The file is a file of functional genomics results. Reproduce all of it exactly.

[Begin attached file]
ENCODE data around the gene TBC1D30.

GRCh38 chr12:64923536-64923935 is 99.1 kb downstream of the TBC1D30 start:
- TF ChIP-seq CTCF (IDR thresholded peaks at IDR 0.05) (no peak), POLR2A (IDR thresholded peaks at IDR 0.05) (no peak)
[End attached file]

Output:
ENCODE data around the gene TBC1D30.

GRCh38 chr12:64923536-64923935 is 99.1 kb downstream of the TBC1D30 start:
- TF ChIP-seq CTCF (IDR thresholded peaks at IDR 0.05) (no peak), POLR2A (IDR thresholded peaks at IDR 0.05) (no peak)